WeCare has also partnered with Uber, consulting firm Pricewaterhouse Coopers and received grants from beauty brand Wardah, state-run energy company Pertamina and watch store The Time Place, among others.
Despite its list of achievements, Mesty said progress at WeCare is still relatively slow.
Since her residency at RSCM consumes most of her time, Mesty barely has the energy to do anything else.
In the past, she also used to write articles on health for magazines and newspapers and academic papers – three of which had been published in the International Journal of Pediatric Endocrinology.
Now she only has two priorities: finishing her pediatrician training and developing more innovative crowdfunding strategies for WeCare.
“Gigih and I are still finding ways to make WeCare sustainable. I’m currently concentrating on finishing my degree but I do what I can to contribute [to WeCare], no matter how small,” said Mesty, who was in Forbes’s “30 Under 30 Asia: Healthcare & Science” list last year.
Mesty said she wants to ensure that WeCare not only survives but also remains committed to help people heal. The main challenge is how to help patients who need follow-up treatment or therapy.
WeCare so far are only able to help patients for up to six months. But Mesty said patients with immunity or nutrition problems, for instance, need special treatment for much longer, which is the reason why she is developing a membership program.
The program is scheduled to kick off in the first week of December even though it has not been officially launched. It works similarly to a health insurance plan, requiring patients to pay a fee of Rp 25,000-Rp 35,000 per month.
“One of the benefits of joining our membership program is the ability to consult our medicators through SMS, so you don’t need to chance it when you go to a hospital. A lot of hospitals like RSCM are packed with patients, but there’s simply not enough doctors. [Our SMS service] can inform patients if it would be better for them to go to a hospital, and which one, or Puskesmas [community health center],” Mesty said.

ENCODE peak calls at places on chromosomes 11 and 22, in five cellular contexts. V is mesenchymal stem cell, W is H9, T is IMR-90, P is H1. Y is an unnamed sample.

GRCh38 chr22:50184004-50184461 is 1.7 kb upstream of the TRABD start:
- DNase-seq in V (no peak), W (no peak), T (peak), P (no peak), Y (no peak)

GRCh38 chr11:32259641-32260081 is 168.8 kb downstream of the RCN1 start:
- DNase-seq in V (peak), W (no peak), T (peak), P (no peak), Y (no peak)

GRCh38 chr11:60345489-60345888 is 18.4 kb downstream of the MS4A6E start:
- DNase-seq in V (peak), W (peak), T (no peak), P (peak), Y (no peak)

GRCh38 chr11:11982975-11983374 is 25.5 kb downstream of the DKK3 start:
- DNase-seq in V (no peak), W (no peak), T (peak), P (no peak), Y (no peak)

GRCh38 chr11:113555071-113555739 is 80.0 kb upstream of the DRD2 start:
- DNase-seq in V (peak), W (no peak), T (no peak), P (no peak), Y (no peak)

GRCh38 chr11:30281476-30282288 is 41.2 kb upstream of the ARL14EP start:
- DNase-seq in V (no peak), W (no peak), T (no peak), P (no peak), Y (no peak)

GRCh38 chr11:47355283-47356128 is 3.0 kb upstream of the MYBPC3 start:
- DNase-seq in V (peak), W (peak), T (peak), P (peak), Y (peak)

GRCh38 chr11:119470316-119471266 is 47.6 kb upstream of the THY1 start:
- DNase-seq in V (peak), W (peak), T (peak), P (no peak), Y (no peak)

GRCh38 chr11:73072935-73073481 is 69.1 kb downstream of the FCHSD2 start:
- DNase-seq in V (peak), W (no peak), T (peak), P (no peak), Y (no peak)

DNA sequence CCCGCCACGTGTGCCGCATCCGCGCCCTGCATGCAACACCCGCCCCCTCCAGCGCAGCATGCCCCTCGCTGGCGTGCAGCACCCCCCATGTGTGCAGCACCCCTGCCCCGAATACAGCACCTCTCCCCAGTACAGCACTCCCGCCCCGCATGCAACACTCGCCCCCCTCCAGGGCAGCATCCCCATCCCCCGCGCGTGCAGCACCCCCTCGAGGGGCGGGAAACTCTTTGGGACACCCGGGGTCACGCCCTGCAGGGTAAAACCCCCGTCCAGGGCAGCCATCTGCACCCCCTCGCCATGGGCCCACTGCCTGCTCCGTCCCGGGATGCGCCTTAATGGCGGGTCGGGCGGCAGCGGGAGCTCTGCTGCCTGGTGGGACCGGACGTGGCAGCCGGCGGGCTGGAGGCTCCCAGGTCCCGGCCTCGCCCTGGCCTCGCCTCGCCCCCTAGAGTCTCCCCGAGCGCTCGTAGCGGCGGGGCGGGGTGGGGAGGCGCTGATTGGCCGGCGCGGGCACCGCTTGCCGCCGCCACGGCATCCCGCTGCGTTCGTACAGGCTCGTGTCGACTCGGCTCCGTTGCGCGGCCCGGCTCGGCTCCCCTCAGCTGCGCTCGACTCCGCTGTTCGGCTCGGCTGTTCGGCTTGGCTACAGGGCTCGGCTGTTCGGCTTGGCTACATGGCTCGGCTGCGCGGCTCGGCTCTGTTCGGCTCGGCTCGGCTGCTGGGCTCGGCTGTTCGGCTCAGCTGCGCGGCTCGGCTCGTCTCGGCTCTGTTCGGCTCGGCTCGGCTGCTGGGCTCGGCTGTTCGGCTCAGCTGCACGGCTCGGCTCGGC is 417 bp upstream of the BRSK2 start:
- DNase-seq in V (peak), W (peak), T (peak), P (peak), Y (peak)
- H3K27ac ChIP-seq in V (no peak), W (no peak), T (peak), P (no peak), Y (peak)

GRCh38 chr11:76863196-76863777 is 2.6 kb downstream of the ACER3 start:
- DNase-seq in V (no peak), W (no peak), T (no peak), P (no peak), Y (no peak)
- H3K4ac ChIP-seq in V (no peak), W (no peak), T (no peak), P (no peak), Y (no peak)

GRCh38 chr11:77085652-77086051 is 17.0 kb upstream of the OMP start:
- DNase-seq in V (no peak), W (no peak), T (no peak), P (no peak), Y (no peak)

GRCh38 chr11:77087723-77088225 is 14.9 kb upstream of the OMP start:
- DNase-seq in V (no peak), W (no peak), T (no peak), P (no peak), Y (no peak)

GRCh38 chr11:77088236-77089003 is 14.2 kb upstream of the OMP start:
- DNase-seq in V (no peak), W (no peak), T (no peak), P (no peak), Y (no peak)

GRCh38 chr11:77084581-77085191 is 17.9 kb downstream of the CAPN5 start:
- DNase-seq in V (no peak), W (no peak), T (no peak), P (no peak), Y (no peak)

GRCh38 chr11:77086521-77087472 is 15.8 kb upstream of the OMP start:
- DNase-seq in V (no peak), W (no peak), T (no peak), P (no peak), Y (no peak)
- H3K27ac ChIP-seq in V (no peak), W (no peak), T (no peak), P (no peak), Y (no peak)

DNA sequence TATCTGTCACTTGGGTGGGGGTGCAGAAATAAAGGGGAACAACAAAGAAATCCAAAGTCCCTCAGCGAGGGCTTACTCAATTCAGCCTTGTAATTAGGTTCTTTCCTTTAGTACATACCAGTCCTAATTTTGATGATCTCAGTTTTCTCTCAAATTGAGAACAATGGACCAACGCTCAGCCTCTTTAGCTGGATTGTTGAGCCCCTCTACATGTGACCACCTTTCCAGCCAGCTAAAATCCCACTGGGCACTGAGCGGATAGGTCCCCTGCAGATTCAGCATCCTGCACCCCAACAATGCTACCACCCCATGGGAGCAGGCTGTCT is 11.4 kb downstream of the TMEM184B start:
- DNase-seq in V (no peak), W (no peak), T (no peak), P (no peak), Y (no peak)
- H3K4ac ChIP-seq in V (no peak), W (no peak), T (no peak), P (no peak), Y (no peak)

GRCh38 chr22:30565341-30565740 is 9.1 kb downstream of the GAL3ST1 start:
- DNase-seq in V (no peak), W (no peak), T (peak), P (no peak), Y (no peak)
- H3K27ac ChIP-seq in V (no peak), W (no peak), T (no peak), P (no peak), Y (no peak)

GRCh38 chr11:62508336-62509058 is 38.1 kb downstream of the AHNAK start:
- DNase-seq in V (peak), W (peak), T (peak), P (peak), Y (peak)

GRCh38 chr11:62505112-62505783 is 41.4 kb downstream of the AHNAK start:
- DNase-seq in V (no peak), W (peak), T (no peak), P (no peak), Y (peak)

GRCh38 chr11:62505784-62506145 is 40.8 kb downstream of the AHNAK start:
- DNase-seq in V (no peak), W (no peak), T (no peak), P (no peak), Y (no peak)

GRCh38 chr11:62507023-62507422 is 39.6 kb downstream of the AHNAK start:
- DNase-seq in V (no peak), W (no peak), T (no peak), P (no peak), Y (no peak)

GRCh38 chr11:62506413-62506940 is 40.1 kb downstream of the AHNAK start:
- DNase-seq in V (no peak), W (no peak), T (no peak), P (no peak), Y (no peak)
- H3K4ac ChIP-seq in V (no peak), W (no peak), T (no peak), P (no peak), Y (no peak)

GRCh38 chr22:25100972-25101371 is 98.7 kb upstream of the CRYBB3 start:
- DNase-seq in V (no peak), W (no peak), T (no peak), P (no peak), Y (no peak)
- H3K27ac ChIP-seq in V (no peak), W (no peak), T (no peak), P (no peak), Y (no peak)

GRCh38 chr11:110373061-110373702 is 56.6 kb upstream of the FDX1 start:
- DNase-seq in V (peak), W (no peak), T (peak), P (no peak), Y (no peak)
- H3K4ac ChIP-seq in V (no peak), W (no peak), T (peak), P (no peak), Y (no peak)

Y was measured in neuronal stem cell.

The membership is also expected to give more encouragement for patients to recover. According to Mesty, some patients take it for granted that WeCare will pay for more treatment as long as they sign up for their help and then slack off on their recovery routine.
The membership will also be made available to donors, allowing them to help individual patients until they recover completely.
Mesty, who was one of the recipients of BeritaSatu.com’s 2014 Inspiring Young Leaders Award – handed out by President Joko “Jokowi” Widodo – said she is also developing a new social enterprise in conjunction with WeCare.
She refused to reveal her plans for the new enterprise, but one thing she was certain was that WeCare will remain a nonprofit organization.
“We want to create a social enterprise, but as a separate entity. WeCare will not be turned into an enterprise,” she said.
Mesty and her team’s main focus now is to improve WeCare’s programs. The biggest challenge, according to Mesty, is not the the lack of doctors or nurses, but the lack of creative ideas.
On the other hand, entrepreneurs with good intentions to help medical practitioners have plenty of ideas but do not always know how to turn them into real projects.
“We have to come up with realistic ideas. Many health care startups had to fold because the organizers don’t know how to deal with specific medical issues. As long as they don’t have hands-on experience, it will remain difficult for them,” the recipient of Harvard School of Public Health’s Fellowship Award said.